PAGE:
The price per pound was roughly half what they charge at a discount supermarket. And a few big clumps of basil happened to be sitting on the kitchen counter back home, waiting to be chopped into pesto and frozen for the winter. So I bought the great big bag of pine nuts at CostCo at $14 dollars a pound, little considering that due to their high oil content, pine nuts go bad quickly, and a pound and a half of those tasty little nuts will take you a long ways into the autumn.
We made the pesto—though a friend later reminded me that it’s better to toast the pine nuts in a frying pan and sprinkle them on top just before serving. And we gave some to my mother-in-law for her birthday. At that point I began to dig out a few tried and true recipes…
Why are pine nuts so expensive? Because they take eighteen months to mature (which seems very odd to me) and must be harvested by hand. I can remember driving north from Pie Town to Fence Lake, New Mexico, through several monotonous hours of miniature hills covered with juniper and piñon pine—a Georgia O’Keefe nightmare. There were pick-up trucks parked in the ditches here and there, and we finally figured out that folks were out gathering pine nuts. We stopped at a café—it may have been in Quemado—and I was pleased to listen in on the conversation of two chunky young Indian men in the booth next door. It seems that one absent member of the party wasn’t pulling his weight. I heard one of them say, “ Next year, I think it should be just you, me…and grandma.”
Pine nuts grow best at elevations between six and eight thousand feet. That’s the zone at which the snowpack is likely to linger, providing run-off well into the summer. But there’s no telling if a crop of nuts will mature or wither on any given year.
Harvesting pine nuts doesn’t have to be a drag, however. The Spanish composer Enrique Granados published a set of canciones amatorias in 1915 that includes a number called “They Went into the Pine Woods.”
Country girls from Cuenca go up into the pine-woods,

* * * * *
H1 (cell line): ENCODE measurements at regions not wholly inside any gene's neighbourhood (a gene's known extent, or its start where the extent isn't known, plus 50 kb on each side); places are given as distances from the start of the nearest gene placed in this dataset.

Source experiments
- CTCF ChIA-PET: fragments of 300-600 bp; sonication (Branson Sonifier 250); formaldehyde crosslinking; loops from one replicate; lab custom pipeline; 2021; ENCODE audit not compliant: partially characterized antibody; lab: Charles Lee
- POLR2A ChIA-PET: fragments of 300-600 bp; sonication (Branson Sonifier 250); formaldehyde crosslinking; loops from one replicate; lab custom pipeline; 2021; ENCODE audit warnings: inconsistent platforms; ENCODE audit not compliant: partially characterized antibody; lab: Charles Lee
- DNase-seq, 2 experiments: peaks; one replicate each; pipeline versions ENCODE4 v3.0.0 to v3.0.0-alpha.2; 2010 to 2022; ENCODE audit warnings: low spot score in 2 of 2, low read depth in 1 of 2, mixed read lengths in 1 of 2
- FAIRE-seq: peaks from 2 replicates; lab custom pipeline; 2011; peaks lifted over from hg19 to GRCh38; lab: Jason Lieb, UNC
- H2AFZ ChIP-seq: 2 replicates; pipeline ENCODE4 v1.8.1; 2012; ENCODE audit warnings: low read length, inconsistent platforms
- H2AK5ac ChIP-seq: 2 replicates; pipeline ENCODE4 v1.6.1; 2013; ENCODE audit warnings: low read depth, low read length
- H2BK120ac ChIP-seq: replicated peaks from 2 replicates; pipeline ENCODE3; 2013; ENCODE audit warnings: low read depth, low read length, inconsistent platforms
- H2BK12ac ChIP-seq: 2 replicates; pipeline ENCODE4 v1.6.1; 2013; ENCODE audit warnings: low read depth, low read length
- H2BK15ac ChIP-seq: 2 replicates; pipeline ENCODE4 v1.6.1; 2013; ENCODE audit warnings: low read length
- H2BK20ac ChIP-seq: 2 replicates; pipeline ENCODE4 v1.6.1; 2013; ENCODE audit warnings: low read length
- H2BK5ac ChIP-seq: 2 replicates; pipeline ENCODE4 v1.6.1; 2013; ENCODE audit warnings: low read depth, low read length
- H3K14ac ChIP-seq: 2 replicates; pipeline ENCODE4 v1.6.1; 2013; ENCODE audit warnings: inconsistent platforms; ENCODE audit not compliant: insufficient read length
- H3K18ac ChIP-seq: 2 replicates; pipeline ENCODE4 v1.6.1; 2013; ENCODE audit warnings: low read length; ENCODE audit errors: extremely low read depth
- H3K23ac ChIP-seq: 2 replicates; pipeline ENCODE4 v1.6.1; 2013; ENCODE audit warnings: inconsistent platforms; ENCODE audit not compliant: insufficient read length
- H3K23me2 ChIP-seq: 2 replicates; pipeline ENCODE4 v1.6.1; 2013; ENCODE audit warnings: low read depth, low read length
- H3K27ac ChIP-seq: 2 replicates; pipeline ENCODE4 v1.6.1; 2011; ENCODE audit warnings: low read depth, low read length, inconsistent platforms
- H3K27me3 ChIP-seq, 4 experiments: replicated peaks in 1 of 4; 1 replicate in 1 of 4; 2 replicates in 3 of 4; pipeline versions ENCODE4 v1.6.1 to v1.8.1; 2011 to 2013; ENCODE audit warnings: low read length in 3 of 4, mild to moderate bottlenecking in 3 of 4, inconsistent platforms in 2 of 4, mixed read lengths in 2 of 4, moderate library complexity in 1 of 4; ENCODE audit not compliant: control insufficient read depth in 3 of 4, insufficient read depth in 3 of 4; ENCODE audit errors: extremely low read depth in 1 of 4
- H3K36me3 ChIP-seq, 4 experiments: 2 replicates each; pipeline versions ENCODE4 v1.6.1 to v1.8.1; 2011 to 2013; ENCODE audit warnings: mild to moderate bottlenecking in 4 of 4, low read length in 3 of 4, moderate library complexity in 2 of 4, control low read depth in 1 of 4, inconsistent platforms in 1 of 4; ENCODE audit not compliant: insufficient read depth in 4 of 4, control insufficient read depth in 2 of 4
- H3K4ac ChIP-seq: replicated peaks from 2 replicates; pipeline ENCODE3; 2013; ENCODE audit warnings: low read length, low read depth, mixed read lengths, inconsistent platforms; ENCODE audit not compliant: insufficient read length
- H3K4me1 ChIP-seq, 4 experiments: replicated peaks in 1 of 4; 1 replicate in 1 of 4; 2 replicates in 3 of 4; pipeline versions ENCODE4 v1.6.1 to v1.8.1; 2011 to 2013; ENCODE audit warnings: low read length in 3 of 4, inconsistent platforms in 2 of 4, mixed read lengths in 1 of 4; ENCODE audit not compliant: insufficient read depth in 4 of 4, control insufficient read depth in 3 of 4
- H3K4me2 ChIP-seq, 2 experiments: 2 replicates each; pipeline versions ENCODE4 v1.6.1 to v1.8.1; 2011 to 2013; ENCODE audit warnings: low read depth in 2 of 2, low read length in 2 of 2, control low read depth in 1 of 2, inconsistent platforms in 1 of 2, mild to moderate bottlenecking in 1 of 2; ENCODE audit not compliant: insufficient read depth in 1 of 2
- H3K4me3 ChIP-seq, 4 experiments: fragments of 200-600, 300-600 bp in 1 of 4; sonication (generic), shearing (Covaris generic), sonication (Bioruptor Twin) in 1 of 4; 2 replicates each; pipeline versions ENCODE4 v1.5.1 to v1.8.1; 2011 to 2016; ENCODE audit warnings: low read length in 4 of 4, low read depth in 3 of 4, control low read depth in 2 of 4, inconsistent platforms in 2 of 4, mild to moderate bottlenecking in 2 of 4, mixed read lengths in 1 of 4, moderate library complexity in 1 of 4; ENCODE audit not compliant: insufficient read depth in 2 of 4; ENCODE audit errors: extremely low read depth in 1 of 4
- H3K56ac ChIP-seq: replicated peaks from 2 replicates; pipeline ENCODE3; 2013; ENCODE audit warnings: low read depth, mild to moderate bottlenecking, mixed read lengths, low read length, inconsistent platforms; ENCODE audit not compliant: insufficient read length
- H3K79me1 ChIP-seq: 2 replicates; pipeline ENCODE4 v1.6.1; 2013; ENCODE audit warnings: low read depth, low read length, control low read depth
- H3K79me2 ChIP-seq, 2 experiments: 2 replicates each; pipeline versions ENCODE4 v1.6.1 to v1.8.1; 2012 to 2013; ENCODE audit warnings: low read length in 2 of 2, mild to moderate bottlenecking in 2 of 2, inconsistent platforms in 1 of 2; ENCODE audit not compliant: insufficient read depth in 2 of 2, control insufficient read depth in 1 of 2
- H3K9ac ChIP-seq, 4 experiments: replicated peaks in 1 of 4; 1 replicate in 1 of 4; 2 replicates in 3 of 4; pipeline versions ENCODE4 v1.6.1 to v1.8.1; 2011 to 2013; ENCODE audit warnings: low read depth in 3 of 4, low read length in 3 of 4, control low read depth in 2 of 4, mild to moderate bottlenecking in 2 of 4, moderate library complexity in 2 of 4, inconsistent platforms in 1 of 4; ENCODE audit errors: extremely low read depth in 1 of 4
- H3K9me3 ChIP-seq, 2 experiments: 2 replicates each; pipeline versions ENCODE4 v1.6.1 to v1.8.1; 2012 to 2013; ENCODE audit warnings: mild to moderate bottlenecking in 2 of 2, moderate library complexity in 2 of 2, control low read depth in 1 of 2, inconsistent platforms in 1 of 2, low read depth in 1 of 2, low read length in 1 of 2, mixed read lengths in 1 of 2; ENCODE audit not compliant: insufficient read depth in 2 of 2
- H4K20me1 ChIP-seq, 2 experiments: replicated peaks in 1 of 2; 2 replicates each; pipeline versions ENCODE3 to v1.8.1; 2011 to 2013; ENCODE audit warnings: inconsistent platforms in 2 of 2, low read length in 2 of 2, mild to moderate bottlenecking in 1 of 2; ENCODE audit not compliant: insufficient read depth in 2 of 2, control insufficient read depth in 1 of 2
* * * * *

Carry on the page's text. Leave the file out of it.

Some for the pine nuts, some for the dancing.
As they dance and shell the pine nuts
The pretty country girls enjoy
Throwing the darts of love at one another.
Between the branches—when blind Cupid
Asks the sun for his eyes to see them better—
You can see them treading on the eyes of the sun.
Some go for the pine-nuts, some go for the dancing.
I’m not sure what’s going on here, but it sounds a little more interesting than “you, me, and grandma.”
Quite a few species of pine trees produce edible nuts. The pine nuts they sell at road-side stands in the American Southwest are very different from the ones we buy at the store, being larger and perhaps less delicate in flavor. (Maybe they’d taste better if I shelled them.) The bag I bought at CostCo came from China. It’s said that in China they mercilessly denude the trees of branches to make the job of harvesting easier, and then just move on. I suppose it’s possible...
In any case, these Chinese nuts are as good as any I’ve tasted. In fact, the pesto we made the other day was almost too rich. I also recently made a salad of fresh beets, gorgonzola, pine nuts, and vinaigrette—you can’t miss with that combination.
But the best of the dishes I cooked up is an orzo salad that I rank among the most subtly pleasing concoctions in the world. What’s interesting about this salad is that when you take a bite, you don’t taste much of anything. There are little bits of flavor taking you this way and that, and only gradually does the full impact hit home. I once made a batch of this stuff and something seemed wrong. I finally figured out that the raisins were sticking to each other. Not getting dispersed. You need every little touch, in the right proportion, in every bite, or the thing won’t go.
Here’s the recipe.
Orzo Salad with Lemon, Feta, and Pine Nuts
1/4 cup olive oil
2 tablespoons fresh lemon juice
1 1/2 teaspoons minced garlic
1/2 teaspoon dried oregano
1/2 teaspoon kosher salt, plus more as needed
1/8 teaspoon freshly ground pepper, plus more as needed
1/2 teaspoon sugar
1 cup orzo
1/4 cup pine nuts
1/4 cup golden raisins
3 tablespoons finely chopped black olives
3 tablespoons finely chopped red onion
1/4 cup thinly sliced fresh basil
2 oz. feta cheese, crumbled
Combine the olive oil, lemon juice, garlic, oregano, salt, pepper, and sugar in a jar. Shake it and set aside.
Cook orzo according to package directions. Meanwhile, toast the pine nuts in a dry skillet over medium-low heat. Shake them from time to time — they burn easily. They should toast up in just a couple of minutes. They’re done when you can smell them and they start to turn brown. Lovely.
Drain the orzo and transfer it to a medium bowl. Add the dressing to the hot pasta and toss to coat. Let cool to room temperature. (Stick it fridge to speed things up.)
Add the pine nuts, raisins, olives, red onion, and basil and stir to combine. Add the feta and toss lightly. Taste and adjust the seasonings to your liking.
It’s a good idea to make this at least 4 hours ahead of time so the flavors can meld. It’s also fine right away and delicious the next day.